There are reports that the unrest in the Middle East has spread to the Sultanate of Oman. While at the moment there have been only one or perhaps two deaths, small in number relative to the larger number of fatalities in countries like Libya, such a milepost, nevertheless, is sadly likely to indicate that the situation will get much worse. Oman lies east of the United Arab Emirates (UAE) South of Saudi Arabia, and north of Yemen. It is therefore within the region that is now in turmoil. And as the consequences of the unrest begin to compound, the consequences grow beyond the point where simple answers will be sufficient.
The news from Mexico just continues to get worse with bad news from all three of their biggest oil fields, even as our perennial cornucopian talks of “a Mexican surprise.” As Gregor noted recently (h/t ft energysource) at the beginning of the year Cantarell was producing 862,000 bd and at the end of July this was down to 588,000 bd. The graph plotting decline continues to show a linear decent at the rate of 35,000 bd per month or roughly 100,000 bd every three months – giving it just 17-months at that rate (ending right at the end of next year) until there is nothing left. Somewhere in there the drop is likely to stabilize, but suddenly and soon the questions as to where the replacement hundreds of thousands of barrels are going to come from is going to stop being an almost academic exercise.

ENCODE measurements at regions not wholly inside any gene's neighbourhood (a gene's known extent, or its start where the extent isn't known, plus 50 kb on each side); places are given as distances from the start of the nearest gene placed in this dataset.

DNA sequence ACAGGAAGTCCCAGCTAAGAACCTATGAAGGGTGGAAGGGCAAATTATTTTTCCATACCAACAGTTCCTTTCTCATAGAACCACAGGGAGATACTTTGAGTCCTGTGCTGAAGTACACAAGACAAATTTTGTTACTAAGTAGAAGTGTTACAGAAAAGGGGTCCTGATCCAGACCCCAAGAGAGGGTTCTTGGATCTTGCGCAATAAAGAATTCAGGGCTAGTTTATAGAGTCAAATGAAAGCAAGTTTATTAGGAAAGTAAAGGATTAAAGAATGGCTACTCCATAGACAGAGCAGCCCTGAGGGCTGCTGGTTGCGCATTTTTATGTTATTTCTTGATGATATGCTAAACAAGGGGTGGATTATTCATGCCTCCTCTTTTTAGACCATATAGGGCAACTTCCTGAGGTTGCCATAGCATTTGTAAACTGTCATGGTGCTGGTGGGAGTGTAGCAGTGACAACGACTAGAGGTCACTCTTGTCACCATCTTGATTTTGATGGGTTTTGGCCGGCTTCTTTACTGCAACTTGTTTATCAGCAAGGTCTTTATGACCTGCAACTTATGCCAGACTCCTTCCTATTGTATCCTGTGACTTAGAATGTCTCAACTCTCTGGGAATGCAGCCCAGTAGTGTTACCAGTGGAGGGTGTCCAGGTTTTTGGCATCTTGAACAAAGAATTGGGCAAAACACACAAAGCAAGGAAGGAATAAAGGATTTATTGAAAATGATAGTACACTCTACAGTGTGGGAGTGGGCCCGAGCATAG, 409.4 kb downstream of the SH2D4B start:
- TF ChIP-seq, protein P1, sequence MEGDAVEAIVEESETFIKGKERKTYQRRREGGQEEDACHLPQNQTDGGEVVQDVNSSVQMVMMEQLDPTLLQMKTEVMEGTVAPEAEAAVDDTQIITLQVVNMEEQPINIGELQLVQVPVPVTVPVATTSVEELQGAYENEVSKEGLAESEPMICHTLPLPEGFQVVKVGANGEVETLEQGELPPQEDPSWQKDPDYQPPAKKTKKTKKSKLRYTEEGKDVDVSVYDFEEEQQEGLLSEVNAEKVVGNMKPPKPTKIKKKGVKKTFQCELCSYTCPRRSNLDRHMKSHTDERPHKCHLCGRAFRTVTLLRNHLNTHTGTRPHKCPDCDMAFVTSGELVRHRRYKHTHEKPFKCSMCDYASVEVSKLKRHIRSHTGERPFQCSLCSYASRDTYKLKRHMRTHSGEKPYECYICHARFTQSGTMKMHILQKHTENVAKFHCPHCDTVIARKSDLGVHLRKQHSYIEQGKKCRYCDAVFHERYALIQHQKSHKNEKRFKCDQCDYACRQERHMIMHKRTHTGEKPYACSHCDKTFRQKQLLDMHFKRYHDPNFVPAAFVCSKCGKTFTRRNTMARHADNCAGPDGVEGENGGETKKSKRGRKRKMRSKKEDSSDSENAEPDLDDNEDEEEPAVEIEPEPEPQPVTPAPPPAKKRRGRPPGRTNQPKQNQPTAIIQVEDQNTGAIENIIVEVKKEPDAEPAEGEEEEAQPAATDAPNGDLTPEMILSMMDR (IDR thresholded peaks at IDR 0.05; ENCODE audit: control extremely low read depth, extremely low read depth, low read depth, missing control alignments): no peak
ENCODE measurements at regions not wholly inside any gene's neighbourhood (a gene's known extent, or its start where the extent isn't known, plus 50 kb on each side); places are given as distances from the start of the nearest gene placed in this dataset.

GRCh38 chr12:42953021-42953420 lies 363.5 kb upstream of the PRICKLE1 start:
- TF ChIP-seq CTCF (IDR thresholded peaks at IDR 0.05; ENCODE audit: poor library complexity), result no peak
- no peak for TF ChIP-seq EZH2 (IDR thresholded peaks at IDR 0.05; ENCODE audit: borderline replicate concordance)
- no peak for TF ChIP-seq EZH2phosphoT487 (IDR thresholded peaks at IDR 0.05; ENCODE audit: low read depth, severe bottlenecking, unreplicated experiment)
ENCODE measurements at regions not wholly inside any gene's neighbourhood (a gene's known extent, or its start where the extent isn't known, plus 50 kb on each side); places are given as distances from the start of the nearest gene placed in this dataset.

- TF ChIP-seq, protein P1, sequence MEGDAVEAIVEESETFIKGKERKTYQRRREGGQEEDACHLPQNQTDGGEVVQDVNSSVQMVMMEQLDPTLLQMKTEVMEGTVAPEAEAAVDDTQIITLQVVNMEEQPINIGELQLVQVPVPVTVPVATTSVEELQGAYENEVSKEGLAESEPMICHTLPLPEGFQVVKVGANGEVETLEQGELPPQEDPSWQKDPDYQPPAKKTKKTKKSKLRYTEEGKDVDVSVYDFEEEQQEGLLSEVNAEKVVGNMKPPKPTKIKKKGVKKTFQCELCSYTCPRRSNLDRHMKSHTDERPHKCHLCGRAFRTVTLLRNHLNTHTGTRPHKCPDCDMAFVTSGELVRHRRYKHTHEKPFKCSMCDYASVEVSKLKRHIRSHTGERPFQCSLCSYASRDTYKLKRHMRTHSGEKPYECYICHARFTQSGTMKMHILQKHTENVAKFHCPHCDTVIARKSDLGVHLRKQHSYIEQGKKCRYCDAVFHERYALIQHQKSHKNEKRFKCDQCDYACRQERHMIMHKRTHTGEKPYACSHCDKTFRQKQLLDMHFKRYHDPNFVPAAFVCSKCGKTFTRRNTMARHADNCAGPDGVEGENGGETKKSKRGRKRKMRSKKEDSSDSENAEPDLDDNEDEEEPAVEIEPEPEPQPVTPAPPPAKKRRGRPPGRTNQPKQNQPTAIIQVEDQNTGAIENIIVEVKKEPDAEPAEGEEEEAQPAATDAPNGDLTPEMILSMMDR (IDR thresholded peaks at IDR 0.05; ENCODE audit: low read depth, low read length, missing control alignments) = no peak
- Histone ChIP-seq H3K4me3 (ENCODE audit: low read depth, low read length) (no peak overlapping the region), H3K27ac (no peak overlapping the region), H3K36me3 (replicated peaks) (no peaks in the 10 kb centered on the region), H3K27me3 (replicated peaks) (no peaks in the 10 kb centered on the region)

It’s the start of a new Semester, and at the beginning of my Power class I spend the first lecture reviewing where I think we stand on the Energy supply to the United States. This has changed a bit since last year and so I thought I would run through some of the changes that I made to my lecture this year, in the same way as I did last September. Since the greatest impact is likely to come from the changing sources of supply that the US has had to go to, with the change in levels of production, I began with this slide: